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We’re Watching You .. Um, Yeah but We’re Watching You!

September 27, 2007

I remember a day when we’d be screaming invasion of privacy and yet today I know that most of us will read this article and we’ll just shrug our shoulders.  Congrats Big Brother 😉

That aside, I have to say that it’s a pretty impressive system but I do hope they think this through:

It could alert emergency officials if the same car or truck circles the Sears Tower three times..

Anyone ever look for street parking in downtown Chicago?  Anyone ever have to pick someone up at a major landmark in downtown?  Too bad parking garages aren’t up on the stock exchange.

Personally, I’d like to see the city do something about making sure that this, this and this doesn’t take place again.  I need to know that the people that I SHOULD BE ABLE TO TRUST and FEEL SAFE WITH are trustworthy and act responsibly with their authority.  We’ll never recognize a terrorist but we do recognize our police and we go to them for safety or we may even be pulled over by them for traffic tickets.  Maybe permanently attaching cameras to the police officers would be another sound investment – afterall it seems to me that the chances of being brutalized by a cop in Chicago are greater than being killed by a terrorist attack in Chicago.

Of course the effects of a terrorist attack are far reaching – they go beyond Chicago and affect the moral and psyche of a whole nation, a nation becomes traumatized and by protecting Chicago we are protecting a nation.  It’s just sad when we can’t trust our own authorities to keep us safe .. and that my friends also extends past the victims of police brutality it extends to their families, to their neighbors, to their communities.  These fine examples that are being set extend to anyone being profiled .. to blacks, to hispanics, to anyone that looks Muslim, to gays, etc.  But we can just keep all that local, right?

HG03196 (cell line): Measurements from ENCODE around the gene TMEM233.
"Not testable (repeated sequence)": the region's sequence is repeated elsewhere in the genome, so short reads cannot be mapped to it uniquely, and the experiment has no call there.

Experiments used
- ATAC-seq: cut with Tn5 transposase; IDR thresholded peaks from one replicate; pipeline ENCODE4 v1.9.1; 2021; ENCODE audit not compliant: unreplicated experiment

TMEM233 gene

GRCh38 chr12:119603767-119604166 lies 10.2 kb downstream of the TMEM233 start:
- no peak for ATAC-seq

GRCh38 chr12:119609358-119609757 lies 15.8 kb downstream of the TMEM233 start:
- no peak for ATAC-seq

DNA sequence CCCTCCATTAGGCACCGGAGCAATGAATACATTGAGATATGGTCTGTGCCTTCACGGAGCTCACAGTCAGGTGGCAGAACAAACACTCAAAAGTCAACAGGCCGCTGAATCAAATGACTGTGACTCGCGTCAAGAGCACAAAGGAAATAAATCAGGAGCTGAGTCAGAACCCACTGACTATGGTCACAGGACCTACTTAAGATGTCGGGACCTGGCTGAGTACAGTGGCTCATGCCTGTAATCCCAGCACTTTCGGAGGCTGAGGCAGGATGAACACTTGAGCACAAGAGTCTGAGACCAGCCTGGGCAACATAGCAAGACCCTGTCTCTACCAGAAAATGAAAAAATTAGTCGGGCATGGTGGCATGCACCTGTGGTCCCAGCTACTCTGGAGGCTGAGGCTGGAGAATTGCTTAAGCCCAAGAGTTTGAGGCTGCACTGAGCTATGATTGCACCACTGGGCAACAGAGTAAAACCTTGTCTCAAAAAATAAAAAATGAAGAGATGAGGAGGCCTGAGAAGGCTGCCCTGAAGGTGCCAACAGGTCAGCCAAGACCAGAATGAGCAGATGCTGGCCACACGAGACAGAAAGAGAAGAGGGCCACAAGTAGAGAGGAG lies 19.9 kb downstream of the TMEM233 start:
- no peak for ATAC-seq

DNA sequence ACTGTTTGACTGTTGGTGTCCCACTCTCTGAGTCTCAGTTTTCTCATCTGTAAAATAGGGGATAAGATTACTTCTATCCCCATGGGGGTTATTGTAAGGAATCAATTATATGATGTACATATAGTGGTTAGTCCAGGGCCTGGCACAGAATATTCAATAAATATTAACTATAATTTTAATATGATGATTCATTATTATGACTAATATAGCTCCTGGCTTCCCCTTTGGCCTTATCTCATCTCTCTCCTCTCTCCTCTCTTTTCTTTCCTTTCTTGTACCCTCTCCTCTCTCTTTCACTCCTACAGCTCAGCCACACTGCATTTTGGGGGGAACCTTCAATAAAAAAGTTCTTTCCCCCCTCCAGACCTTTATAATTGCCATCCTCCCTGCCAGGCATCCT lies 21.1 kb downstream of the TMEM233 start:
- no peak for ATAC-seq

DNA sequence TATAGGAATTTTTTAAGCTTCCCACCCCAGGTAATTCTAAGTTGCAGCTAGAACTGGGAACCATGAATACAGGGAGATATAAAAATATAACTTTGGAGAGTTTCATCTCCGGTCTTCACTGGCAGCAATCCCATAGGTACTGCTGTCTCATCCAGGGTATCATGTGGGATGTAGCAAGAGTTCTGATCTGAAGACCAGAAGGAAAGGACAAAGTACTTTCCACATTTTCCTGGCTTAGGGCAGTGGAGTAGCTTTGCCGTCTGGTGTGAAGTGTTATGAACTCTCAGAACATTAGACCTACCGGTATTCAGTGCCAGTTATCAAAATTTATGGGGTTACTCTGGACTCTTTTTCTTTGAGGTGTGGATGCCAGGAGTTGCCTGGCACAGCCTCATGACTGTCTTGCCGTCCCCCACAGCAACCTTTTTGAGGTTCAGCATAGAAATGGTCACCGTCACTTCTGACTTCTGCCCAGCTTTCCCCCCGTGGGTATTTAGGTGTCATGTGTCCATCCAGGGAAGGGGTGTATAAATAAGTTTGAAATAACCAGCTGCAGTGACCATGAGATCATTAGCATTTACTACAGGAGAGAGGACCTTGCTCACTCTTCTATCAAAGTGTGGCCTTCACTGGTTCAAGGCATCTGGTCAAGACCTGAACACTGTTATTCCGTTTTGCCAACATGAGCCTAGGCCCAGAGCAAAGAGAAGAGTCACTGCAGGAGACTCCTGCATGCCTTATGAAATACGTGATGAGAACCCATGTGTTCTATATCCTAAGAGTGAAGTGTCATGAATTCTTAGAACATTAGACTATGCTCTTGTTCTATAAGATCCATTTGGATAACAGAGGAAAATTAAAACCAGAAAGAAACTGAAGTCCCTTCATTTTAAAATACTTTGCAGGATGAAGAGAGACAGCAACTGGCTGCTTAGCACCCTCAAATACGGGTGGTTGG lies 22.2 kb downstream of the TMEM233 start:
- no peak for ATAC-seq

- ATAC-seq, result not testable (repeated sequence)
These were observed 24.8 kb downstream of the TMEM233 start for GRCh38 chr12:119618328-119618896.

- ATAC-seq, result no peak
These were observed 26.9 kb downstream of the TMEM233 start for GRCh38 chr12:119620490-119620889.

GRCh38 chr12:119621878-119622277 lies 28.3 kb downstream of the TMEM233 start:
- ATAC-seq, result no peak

On the other side:

People of the Web features a write up about Cop Watch LA.  So, uh, yeah – like – the people are now watching the cops.  I guess this is what needs to be done.

A presence on the street
Cop Watch LA is no longer relying on mere coincidence to capture images of police misbehavior. Dressed in black and red Cop Watch T shirts, the young members are motivated and vigilant — telling their own stories of victimization at the hands of police. When many young adults are often sleeping in during the weekends, they are often getting up before 7 a.m. to patrol downtown LA in an effort, Austin says, to keep police from harassing the homeless population.

I asked him if the police know about Cop Watch LA and who he is. Austin said they do, and that police told him recently, “‘We know who you guys are. We know about you. We know you’re out here. We’re not scared of you guys.'”

But Austin said he thinks police do feel threatened when the cameras come out. The exchange, he said, “came off as kind of defensive: ‘We’re not [scared] of you guys.'”

“OK,” he added, “we’re not afraid of you either. That’s why we’re here.”

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